LACONIA — When New Hampton Police Sgt. Michael Grier went to the 4th Circuit Court, Laconia Division last Friday, it was for a brief testimony regarding a civil case. Instead, he ended up saving a man's life who suffered a heart attack while testifying in a different case.
Grier said he was sitting in the middle of the courtroom in his business suit because it was his day off and listening to the cases that were preceding his.
He said he saw the man begin to slump in the witness chair and said Judge Jim Carroll reached out and stopped the man from falling.
Grier jumped from his seat, ran to the witness stand, grabbed the man from behind and laid him on the floor. The man was not breathing and had no pulse. He began performing CPR and hollered for Court Security Officer Carl "Buddy" Bauer to grab the AED, or automated external defibrillator.
Bauer ran into the second floor lobby, grabbed the defibrillator and within seconds gave it to Grier, who was able to successfully zap the man and get a pulse.
"He was not conscious but did take a breath," said Grier, who said during his training and multiple deployments with the U.S. Army he had successfully used AEDs. He had just completed his mandatory CPR re-certification in November of 2015.
Grier continued CPR, and within minutes the Laconia Fire and Rescue team arrived. By the time the man was taken from the courtroom he was conscious and breathing.
As a police officer, he said he's used CPR on many people but "this was the first time I've ever seen a person go into cardiac arrest." He said as a police officer he usually arrives after the attack and in response to a medical call.
According to Jason Jordanhazy, the head of court security for New Hampshire, the man who literally died and was brought back to life was the beneficiary of a brand new effort on the part of the state judiciary to "protect the safety and security of all those who enter our court rooms."
In December of 2014 he said the decision was made that AEDs would be installed in all 40 total sites throughout New Hampshire's courts. In Laconia, he said there is one in the lobby of each of three floors.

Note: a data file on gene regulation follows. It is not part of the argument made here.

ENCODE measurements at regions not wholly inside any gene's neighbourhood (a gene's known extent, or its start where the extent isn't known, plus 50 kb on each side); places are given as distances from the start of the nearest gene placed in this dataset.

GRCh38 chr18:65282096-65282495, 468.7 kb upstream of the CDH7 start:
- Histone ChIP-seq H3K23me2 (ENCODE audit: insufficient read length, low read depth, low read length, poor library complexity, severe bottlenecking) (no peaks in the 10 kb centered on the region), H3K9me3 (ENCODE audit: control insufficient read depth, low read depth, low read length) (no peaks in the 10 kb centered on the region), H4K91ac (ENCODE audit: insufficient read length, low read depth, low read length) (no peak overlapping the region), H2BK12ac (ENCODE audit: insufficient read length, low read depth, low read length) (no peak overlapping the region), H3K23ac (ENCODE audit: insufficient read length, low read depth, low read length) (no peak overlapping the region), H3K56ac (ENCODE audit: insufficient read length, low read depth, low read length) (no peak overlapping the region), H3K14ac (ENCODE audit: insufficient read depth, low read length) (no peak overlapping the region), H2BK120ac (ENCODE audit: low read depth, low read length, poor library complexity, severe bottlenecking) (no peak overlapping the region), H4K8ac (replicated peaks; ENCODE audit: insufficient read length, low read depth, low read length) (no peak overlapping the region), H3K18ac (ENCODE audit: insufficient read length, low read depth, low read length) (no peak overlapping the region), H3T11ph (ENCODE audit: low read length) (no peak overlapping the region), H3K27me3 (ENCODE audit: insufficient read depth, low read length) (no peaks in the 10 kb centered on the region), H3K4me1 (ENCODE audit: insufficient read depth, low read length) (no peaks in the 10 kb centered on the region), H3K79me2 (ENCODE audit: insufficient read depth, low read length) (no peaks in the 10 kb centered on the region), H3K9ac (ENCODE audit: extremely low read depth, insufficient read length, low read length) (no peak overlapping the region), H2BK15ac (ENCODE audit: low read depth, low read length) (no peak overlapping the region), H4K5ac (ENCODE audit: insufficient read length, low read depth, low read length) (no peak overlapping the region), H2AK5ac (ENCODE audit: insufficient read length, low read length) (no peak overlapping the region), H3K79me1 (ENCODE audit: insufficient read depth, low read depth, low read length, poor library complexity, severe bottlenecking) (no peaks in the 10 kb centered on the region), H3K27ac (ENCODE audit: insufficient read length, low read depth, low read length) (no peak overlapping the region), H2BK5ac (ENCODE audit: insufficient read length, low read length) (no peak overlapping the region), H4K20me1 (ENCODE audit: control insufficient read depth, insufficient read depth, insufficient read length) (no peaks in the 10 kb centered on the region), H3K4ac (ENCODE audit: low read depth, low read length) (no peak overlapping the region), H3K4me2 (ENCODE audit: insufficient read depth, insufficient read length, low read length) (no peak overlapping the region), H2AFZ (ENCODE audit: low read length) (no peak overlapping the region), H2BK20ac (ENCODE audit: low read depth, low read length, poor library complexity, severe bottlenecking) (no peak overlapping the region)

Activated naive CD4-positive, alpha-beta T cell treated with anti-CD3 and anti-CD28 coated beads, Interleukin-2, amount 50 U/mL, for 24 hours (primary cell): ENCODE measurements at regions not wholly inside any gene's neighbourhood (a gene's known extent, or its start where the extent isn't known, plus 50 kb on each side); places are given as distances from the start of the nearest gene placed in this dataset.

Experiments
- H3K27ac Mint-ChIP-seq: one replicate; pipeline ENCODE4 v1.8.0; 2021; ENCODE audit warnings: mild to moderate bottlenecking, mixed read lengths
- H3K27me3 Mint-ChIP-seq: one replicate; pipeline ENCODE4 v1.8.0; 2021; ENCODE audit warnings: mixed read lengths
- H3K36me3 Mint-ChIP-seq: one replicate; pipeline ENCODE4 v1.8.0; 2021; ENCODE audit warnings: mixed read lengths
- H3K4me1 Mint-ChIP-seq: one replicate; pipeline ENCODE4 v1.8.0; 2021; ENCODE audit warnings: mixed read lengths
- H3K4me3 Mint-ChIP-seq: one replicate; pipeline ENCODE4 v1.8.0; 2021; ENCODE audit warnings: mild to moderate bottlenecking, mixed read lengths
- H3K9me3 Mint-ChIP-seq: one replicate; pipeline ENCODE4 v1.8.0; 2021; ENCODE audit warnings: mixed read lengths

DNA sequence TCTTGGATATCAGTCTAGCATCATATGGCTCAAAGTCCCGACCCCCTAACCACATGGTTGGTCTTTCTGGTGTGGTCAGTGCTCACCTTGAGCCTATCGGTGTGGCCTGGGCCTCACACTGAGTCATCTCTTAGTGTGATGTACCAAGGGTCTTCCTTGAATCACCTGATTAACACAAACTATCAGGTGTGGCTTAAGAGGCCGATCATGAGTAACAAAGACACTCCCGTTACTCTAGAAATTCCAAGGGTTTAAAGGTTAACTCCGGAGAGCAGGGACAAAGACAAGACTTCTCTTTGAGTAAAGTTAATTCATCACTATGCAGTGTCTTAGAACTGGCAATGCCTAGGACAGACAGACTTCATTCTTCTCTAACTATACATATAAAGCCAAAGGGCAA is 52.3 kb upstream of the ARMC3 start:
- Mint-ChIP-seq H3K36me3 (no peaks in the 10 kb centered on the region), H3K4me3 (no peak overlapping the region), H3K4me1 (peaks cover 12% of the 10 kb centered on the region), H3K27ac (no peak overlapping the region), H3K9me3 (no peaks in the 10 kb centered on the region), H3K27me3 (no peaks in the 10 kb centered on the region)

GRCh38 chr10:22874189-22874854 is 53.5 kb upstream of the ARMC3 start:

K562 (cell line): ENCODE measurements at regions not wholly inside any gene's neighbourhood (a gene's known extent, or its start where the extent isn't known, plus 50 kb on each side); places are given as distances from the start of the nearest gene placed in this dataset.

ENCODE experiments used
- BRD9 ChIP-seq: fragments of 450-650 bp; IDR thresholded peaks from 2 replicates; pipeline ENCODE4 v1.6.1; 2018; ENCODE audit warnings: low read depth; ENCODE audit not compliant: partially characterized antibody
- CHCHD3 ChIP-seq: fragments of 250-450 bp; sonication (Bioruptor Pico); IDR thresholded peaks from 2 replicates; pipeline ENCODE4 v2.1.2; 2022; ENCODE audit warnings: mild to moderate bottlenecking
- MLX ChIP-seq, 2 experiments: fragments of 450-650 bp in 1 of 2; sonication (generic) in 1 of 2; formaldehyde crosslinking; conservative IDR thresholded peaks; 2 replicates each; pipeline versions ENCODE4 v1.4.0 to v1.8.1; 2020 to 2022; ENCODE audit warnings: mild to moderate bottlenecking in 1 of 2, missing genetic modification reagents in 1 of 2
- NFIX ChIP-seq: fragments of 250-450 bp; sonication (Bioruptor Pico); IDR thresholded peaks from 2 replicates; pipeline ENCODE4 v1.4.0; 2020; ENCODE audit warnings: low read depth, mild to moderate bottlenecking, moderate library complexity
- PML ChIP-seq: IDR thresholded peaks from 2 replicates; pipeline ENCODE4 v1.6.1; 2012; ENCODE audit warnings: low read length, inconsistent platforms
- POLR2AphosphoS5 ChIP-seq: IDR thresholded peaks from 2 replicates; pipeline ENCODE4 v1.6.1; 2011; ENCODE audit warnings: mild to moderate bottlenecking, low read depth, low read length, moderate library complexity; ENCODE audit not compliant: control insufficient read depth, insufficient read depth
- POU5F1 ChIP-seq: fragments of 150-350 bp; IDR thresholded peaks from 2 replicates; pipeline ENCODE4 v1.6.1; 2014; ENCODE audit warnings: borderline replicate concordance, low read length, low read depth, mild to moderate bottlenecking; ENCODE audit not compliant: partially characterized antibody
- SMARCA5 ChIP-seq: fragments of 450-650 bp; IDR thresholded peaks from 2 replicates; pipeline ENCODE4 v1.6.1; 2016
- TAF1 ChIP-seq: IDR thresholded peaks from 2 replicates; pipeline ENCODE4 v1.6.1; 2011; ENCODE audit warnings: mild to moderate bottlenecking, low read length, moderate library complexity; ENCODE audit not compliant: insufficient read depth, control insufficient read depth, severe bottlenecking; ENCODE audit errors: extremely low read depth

The program was to put 62 AEDs in strategic places within three years. Jordanhazy said the program is ahead of schedule and so far 40 AED have been installed in 28 different places. He hopes the initial placements will be completed by July of this year.
He said the decision to install them came about from general knowledge that things like medical emergencies happen in courthouses and this incident is a prime example.
He said this is the second time an AED has been taken to an incident in a courthouse but the first time the victim needed it.
For Grier, it was easy. He said the machine does all of the work.
"It's pretty simple," he said. "Just look at the pictures and follow the directions. The machine determines whether or not someone needs to be zapped."
Fire Chief Ken Erickson said Grier's description of the level of difficulty involved in their use is pretty accurate but that it was "a phenomenal case of trained CPR," referring to Grier's and Bauer's quick response.
Erickson said the ambulance crew was returning from a call and were at the Main and Court Street intersection when they got what was initially a medical call. He added that they heard the dispatcher say she had overheard Grier calling for the AED and with this information, he said the responders had a very good idea of what they would find.
"It was the perfect storm of good work by Grier, the location of the ambulance crew, and the heads up listening by the dispatcher to pass on what was happening in the court room," he said.
Grier agrees. He said he's really happy the man survived and is now meeting with his chief to see if there is a grant the department can secure to add AEDs to all of its cruisers.
When asked if he stayed to testify in his own case, Grier laughed and said "he did an adrenaline dump" and prepared himself for his own testimony.
He said he had told his wife he would only be a short time in court that day.
"I ended up being there all afternoon," he said, adding he is just glad he was there to help.
Erickson said the man was taken to Concord Hospital and was responding positively that day to some of the treatment he was getting. As of yesterday he said he didn't know his medical status.
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